• Autonomic and electrocortical indices of performance monitoring and source memory discrimination in older and younger adults

      Mathewson, Karen Janet.; Department of Psychology (Brock University, 2009-05-28)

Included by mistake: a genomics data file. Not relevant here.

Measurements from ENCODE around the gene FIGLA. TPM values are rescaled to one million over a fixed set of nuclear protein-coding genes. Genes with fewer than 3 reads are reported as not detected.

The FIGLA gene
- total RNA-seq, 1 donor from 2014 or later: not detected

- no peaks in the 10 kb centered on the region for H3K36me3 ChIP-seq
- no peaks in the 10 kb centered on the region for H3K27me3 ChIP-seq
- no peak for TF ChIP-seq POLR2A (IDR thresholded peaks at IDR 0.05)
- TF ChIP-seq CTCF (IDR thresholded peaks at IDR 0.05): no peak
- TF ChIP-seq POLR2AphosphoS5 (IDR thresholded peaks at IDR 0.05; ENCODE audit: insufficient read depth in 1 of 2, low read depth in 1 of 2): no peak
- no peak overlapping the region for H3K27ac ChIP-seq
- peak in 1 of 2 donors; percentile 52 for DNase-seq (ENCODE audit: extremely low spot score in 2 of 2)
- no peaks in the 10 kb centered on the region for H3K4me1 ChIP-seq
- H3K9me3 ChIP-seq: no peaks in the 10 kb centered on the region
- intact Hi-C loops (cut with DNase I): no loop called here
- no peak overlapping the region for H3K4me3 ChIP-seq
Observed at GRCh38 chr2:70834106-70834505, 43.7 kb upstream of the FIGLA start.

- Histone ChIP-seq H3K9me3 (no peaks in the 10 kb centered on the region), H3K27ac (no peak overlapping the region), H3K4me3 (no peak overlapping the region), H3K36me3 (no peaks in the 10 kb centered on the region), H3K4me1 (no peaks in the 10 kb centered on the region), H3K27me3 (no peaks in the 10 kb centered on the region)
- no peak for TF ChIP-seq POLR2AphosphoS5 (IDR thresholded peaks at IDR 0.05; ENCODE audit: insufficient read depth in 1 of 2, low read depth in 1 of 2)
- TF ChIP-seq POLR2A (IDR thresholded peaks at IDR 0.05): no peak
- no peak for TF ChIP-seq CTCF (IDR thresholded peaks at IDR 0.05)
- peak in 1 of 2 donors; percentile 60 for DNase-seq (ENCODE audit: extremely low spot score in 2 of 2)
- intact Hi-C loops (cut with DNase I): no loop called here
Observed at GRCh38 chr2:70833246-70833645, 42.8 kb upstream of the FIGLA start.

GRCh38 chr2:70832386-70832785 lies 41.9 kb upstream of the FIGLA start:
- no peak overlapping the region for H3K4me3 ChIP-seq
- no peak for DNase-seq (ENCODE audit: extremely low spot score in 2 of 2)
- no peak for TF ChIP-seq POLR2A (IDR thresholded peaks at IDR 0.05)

Reduced capacity for executive cognitive function and for the autonomic control of cardiac responsivity are both concomitants of the aging process. These may be linked through their mutual dependence on medial prefrontal function, but the specifics ofthat linkage have not been well explored. Executive functions associated with medial prefrontal cortex involve various aspects ofperformance monitoring, whereas centrally mediated autonomic functions can be observed as heart rate variability (HRV), i.e., variability in the length of intervals between heart beats. The focus for this thesis was to examine the degree to which the capacity for phasic autonomic adjustments to heart rate relates to performance monitoring in younger and older adults, using measures of electrocortical and autonomic activity. Behavioural performance and attention allocation during two age-sensitive tasks could be predicted by various aspects of autonomic control. For young adults, greater influence of the parasympathetic system on HRV was beneficial for learning unfamiliar maze paths; for older adults, greater sympathetic influence was detrimental to these functions. Further, these relationships were primarily evoked when the task required the construction and use of internalized representations of mazes rather than passive responses to feedback. When memory for source was required, older adults made three times as many source errors as young adults. However, greater parasympathetic influence on HRV in the older group was conducive to avoiding source errors and to reduced electrocortical responses to irrelevant information. Higher sympathetic predominance, in contrast, was associated with higher rates of source error and greater electrocortical responses tq non-target information in both groups. These relations were not seen for 11 errors associated with a speeded perceptual task, irrespective of its difficulty level. Overall, autonomic modulation of cardiac activity was associated with higher levels of performance monitoring, but differentially across tasks and age groups. With respect to age, those older adults who had maintained higher levels of autonomic cardiac regulation appeared to have also maintained higher levels of executive control over task performance.